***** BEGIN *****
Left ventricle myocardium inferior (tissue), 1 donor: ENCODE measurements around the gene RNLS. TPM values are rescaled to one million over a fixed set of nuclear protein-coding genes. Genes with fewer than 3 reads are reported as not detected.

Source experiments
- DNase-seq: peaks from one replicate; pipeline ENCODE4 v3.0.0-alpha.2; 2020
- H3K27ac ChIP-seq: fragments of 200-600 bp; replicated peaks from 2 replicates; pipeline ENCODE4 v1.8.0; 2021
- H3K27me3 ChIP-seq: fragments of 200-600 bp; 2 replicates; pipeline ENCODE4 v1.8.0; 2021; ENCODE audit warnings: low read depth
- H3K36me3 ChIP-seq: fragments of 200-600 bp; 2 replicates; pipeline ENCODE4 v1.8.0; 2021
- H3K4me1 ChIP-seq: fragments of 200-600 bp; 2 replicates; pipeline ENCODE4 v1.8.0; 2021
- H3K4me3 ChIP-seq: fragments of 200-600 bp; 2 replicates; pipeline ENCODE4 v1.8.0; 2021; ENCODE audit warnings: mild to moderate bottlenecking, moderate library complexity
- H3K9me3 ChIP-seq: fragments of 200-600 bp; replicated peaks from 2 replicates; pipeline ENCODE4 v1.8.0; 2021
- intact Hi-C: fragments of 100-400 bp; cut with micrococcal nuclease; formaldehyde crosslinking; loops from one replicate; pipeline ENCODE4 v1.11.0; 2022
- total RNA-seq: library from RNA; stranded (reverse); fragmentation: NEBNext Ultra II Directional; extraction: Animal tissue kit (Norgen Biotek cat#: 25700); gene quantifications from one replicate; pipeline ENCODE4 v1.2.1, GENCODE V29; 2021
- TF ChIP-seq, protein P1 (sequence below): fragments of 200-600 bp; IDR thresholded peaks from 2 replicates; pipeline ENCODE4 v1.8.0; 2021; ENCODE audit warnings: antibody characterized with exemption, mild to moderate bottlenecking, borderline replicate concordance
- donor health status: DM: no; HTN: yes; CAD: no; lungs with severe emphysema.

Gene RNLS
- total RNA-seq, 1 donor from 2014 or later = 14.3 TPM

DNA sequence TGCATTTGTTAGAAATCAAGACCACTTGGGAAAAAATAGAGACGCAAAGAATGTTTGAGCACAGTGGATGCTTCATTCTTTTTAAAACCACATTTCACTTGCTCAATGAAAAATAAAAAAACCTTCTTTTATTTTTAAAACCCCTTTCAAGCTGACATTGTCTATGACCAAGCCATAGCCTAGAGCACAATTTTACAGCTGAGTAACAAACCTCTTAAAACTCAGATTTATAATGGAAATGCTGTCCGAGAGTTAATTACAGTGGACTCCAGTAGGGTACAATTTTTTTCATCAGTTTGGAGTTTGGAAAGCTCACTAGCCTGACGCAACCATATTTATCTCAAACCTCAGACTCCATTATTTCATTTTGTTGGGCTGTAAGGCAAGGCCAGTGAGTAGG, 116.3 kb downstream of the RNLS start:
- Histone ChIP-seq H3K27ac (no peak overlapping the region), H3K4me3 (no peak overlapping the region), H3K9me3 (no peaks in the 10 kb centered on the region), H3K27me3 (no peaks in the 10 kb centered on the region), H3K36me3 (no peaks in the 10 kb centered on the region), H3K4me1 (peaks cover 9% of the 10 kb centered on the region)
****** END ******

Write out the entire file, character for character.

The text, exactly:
Left ventricle myocardium inferior (tissue), 1 donor: ENCODE measurements around the gene RNLS. TPM values are rescaled to one million over a fixed set of nuclear protein-coding genes. Genes with fewer than 3 reads are reported as not detected.

Source experiments
- DNase-seq: peaks from one replicate; pipeline ENCODE4 v3.0.0-alpha.2; 2020
- H3K27ac ChIP-seq: fragments of 200-600 bp; replicated peaks from 2 replicates; pipeline ENCODE4 v1.8.0; 2021
- H3K27me3 ChIP-seq: fragments of 200-600 bp; 2 replicates; pipeline ENCODE4 v1.8.0; 2021; ENCODE audit warnings: low read depth
- H3K36me3 ChIP-seq: fragments of 200-600 bp; 2 replicates; pipeline ENCODE4 v1.8.0; 2021
- H3K4me1 ChIP-seq: fragments of 200-600 bp; 2 replicates; pipeline ENCODE4 v1.8.0; 2021
- H3K4me3 ChIP-seq: fragments of 200-600 bp; 2 replicates; pipeline ENCODE4 v1.8.0; 2021; ENCODE audit warnings: mild to moderate bottlenecking, moderate library complexity
- H3K9me3 ChIP-seq: fragments of 200-600 bp; replicated peaks from 2 replicates; pipeline ENCODE4 v1.8.0; 2021
- intact Hi-C: fragments of 100-400 bp; cut with micrococcal nuclease; formaldehyde crosslinking; loops from one replicate; pipeline ENCODE4 v1.11.0; 2022
- total RNA-seq: library from RNA; stranded (reverse); fragmentation: NEBNext Ultra II Directional; extraction: Animal tissue kit (Norgen Biotek cat#: 25700); gene quantifications from one replicate; pipeline ENCODE4 v1.2.1, GENCODE V29; 2021
- TF ChIP-seq, protein P1 (sequence below): fragments of 200-600 bp; IDR thresholded peaks from 2 replicates; pipeline ENCODE4 v1.8.0; 2021; ENCODE audit warnings: antibody characterized with exemption, mild to moderate bottlenecking, borderline replicate concordance
- donor health status: DM: no; HTN: yes; CAD: no; lungs with severe emphysema.

Gene RNLS
- total RNA-seq, 1 donor from 2014 or later = 14.3 TPM

DNA sequence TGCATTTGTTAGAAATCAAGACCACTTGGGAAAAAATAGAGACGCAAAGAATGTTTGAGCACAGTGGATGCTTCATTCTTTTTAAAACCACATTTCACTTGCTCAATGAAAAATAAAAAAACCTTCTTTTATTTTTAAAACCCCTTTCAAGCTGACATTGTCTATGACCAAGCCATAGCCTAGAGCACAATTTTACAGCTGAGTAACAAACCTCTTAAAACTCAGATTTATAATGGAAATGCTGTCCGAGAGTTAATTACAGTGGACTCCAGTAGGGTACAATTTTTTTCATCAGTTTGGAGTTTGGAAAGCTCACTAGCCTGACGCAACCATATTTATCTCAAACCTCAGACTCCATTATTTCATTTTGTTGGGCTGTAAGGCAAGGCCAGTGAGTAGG, 116.3 kb downstream of the RNLS start:
- Histone ChIP-seq H3K27ac (no peak overlapping the region), H3K4me3 (no peak overlapping the region), H3K9me3 (no peaks in the 10 kb centered on the region), H3K27me3 (no peaks in the 10 kb centered on the region), H3K36me3 (no peaks in the 10 kb centered on the region), H3K4me1 (peaks cover 9% of the 10 kb centered on the region)